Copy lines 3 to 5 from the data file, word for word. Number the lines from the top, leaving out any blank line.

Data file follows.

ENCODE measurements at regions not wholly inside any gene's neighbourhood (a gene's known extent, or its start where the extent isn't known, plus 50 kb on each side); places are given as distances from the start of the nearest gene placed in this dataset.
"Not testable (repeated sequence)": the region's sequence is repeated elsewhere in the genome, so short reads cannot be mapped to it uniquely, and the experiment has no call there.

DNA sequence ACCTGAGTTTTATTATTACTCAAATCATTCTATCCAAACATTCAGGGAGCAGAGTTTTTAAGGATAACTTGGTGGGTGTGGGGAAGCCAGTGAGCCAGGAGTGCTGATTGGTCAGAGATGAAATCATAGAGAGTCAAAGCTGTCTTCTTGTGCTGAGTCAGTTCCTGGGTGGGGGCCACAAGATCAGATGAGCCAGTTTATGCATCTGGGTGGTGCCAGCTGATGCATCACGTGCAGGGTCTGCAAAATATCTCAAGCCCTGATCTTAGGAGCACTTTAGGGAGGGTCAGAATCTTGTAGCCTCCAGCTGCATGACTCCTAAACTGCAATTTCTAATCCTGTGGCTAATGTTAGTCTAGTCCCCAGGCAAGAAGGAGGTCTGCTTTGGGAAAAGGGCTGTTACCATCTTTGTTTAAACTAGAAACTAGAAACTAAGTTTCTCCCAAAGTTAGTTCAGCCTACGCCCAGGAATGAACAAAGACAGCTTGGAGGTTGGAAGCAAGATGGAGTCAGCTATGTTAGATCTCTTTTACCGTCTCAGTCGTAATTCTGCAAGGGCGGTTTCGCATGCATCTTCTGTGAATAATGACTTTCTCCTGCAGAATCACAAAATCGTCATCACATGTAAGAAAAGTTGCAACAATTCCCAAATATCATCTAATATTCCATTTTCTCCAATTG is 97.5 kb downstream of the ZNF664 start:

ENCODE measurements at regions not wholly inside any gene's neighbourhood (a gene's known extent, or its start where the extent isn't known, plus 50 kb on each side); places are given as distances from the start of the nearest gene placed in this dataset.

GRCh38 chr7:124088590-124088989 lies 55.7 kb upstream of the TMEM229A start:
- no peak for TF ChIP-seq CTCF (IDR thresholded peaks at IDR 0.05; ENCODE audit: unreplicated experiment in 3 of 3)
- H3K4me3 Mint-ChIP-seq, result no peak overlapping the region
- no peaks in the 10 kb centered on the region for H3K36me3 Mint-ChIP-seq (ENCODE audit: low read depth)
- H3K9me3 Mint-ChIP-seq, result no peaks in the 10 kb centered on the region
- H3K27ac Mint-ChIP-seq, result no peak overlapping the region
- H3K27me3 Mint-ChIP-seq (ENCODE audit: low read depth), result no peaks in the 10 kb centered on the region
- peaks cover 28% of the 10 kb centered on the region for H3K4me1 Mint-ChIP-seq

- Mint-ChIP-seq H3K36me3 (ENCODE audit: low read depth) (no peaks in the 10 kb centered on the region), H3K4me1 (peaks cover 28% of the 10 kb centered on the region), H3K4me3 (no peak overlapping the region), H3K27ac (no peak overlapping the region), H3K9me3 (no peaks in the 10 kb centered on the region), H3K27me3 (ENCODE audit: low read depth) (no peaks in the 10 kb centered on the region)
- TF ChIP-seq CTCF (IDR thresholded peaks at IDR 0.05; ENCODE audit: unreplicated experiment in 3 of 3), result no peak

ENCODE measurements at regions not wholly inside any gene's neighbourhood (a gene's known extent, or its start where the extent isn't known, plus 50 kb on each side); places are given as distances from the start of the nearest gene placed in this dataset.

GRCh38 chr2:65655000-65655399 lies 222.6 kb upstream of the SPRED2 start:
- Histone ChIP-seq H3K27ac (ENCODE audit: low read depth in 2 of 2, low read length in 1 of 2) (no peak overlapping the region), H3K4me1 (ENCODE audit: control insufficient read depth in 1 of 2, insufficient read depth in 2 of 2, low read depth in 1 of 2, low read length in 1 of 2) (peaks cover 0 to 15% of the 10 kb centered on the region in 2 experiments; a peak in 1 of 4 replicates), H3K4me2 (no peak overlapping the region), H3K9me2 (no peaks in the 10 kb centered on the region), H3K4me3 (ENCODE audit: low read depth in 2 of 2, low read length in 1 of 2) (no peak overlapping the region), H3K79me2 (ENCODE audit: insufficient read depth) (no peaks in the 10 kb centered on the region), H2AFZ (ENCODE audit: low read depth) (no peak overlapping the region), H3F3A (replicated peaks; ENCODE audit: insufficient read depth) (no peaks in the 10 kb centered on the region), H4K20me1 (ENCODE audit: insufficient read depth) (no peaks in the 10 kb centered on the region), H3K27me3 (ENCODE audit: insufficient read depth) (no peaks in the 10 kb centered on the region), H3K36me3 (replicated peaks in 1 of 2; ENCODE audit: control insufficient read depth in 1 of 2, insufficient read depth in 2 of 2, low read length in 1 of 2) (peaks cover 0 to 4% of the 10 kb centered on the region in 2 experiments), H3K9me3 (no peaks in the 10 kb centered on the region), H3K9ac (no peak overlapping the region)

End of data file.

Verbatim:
DNA sequence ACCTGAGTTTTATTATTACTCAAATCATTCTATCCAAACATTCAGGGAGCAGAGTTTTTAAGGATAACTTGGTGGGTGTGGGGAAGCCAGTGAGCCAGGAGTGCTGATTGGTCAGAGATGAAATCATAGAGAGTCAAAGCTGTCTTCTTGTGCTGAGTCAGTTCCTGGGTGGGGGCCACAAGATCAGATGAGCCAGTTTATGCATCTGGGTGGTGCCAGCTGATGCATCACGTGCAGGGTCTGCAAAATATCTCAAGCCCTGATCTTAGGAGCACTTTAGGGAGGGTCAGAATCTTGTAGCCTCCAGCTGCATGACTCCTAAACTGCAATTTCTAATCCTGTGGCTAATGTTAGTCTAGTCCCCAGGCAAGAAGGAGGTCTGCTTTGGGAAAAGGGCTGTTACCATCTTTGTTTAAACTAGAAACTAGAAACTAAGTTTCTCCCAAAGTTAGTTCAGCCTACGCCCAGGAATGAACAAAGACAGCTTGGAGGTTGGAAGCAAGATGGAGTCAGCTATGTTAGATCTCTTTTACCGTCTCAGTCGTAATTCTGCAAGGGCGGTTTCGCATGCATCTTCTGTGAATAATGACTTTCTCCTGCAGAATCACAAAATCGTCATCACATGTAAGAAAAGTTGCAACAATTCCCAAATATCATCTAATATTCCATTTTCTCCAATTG is 97.5 kb downstream of the ZNF664 start:

ENCODE measurements at regions not wholly inside any gene's neighbourhood (a gene's known extent, or its start where the extent isn't known, plus 50 kb on each side); places are given as distances from the start of the nearest gene placed in this dataset.

GRCh38 chr7:124088590-124088989 lies 55.7 kb upstream of the TMEM229A start: